Giraffe Portrait .2. Original Art

Size: 290mm x 560mm

Giclee 'OPEN EDITION' Prints Available
Price: £450.00

Original Painting Medium: Oil on canvas
Scientific Name: Giraffa camelopardalis
Region: Africa

There are 9 sub-species of giraffe. A Reticulated giraffe coat consists of large, polygonal liver-coloured spots outlined by a network of bright white lines. A Rothschild's giraffe has deep brown blotches sometimes rectangular-shaped, a Southern giraffe has leafy shaped blotches, and West African giraffes have pale, reddish yellow blotches. The giraffe depicted in my artwork is one of the Southern savannah subspecies of giraffe probably an intermediate between Giraffa camelopardalis angolensis and Giraffa camelopardalis giraffa.

As giraffes can reach a height of 15ft-18ft we rarely have the opportunity to see one face to face. I wanted to portray this chap as he towered above the bushes with his curious watchful expression.  Andrew Watts kindly provided photographic reference. My Giraffe painting is an oil painting on canvas.

This giraffe was in the Moremi Game Reserve which occupies part of the Okavango Delta, Botswana. Moremi was the first wildlife sanctuary created by an African tribe, namely the BaTawana, in 1963. As there is little poaching, the game are very relaxed in the presence of people and carry on going about their business while you look on.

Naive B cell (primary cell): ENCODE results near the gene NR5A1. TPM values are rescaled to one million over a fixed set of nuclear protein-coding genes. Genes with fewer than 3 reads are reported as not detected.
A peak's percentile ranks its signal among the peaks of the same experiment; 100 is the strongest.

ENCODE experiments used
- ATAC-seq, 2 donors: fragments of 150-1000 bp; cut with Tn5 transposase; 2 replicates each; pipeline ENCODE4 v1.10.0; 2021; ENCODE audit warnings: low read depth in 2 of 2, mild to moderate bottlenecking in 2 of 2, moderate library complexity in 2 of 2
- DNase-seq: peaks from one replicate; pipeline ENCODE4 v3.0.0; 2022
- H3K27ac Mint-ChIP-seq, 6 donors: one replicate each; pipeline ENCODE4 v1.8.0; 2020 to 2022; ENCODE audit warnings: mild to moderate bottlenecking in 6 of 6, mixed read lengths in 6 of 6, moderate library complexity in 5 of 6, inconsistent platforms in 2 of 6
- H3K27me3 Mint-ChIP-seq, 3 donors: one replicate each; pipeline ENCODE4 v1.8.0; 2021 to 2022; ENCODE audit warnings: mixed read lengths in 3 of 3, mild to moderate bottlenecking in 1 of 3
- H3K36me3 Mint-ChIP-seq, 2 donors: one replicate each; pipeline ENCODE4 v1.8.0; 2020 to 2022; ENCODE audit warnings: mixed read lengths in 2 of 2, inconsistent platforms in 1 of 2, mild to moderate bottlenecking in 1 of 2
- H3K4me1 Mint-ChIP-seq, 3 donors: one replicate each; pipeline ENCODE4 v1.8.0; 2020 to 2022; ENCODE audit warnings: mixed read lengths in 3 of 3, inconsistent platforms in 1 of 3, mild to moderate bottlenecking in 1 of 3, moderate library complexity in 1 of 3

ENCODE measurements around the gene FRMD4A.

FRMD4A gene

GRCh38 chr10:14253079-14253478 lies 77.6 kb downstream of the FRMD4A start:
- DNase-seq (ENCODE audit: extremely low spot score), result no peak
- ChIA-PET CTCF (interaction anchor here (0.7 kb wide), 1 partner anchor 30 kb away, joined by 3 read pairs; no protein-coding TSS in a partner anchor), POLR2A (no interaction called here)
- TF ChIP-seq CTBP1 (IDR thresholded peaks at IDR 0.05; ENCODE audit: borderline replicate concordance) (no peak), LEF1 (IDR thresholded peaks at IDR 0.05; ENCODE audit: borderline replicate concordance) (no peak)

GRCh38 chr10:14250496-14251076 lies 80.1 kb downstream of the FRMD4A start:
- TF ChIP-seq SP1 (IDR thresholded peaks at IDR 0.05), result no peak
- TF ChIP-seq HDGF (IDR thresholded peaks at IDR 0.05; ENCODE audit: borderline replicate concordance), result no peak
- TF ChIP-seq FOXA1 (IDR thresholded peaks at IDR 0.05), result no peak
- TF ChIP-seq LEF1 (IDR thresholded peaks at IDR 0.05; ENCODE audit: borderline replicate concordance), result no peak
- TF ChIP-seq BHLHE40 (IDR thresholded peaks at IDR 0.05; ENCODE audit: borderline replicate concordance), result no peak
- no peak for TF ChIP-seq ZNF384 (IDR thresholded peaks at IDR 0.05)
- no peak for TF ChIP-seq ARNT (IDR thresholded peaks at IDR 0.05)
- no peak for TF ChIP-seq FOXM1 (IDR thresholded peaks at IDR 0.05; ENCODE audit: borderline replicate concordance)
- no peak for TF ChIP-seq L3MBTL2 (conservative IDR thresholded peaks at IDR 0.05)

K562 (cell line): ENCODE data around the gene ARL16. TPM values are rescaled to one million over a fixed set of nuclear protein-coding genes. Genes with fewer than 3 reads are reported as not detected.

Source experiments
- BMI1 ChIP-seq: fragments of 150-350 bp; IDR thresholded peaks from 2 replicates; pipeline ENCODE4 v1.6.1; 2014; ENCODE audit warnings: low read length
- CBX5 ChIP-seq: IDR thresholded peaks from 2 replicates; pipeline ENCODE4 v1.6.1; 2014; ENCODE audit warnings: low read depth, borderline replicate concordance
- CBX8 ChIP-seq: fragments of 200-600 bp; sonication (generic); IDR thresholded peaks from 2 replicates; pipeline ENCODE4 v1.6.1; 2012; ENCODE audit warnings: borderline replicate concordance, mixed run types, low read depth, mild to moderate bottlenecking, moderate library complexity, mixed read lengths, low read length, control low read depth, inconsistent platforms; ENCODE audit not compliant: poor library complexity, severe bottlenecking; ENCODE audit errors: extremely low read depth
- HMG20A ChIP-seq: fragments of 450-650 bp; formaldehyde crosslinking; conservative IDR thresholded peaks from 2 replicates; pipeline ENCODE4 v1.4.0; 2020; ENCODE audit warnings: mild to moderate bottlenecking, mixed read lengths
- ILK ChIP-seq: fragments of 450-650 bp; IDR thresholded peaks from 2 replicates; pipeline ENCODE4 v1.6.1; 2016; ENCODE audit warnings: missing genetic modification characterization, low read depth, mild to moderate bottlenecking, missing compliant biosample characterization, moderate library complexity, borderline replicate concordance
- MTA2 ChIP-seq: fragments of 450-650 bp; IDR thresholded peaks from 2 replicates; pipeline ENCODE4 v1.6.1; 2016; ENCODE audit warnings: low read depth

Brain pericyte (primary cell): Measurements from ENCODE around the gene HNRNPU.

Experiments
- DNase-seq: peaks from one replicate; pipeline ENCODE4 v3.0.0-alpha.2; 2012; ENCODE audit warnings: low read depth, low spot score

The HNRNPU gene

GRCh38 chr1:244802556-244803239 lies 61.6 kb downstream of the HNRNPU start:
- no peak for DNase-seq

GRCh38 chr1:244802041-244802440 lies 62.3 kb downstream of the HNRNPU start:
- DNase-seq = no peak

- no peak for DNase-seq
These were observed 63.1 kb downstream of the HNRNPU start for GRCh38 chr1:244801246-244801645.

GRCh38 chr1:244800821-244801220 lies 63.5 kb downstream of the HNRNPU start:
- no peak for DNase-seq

Giraffes have an an exceptionally long neck. Although their neck is very long: they only have 7 vertebrae, just like humans! They also have a keen sense of hearing and sight. The giraffe has the advantage of being able to scan the widest area in order to spot hidden predators. Majestic and leisurely in movement, the long legged giraffe lives in the African savannah, south of the Sahara. Giraffes prefer dry open country covered with bush and occasionally will venture into areas lightly wooded with acacia trees.

Preyed upon by lions a giraffe can escape danger by galloping at up to 35 m.p.h. and if threatened can deliver a hefty kick with its forelegs. Males will only kick-out at predators. When sparring with each other they use a technique known as 'necking'. Each giraffe will lower its head and swing it at the opponent's head or body. The blows can be very heavy and heard some distance away. The impact may be so violent as to break or injure the opponents spinal column but once the contestants begin swaying their necks they are unable to take precise aim and it is relatively simple for evasive action to be taken. One of the rivals usually surrenders before any great damage is done.

These graceful creatures have found a niche in which they can live quite contentedly. Using a long flexible prehensile tongue giraffes eat the nutritious leaves at the tops of the trees. With well developed mobile lips they tear off the twigs, fruit and the prickliest shoots without having to compete with other herbivores.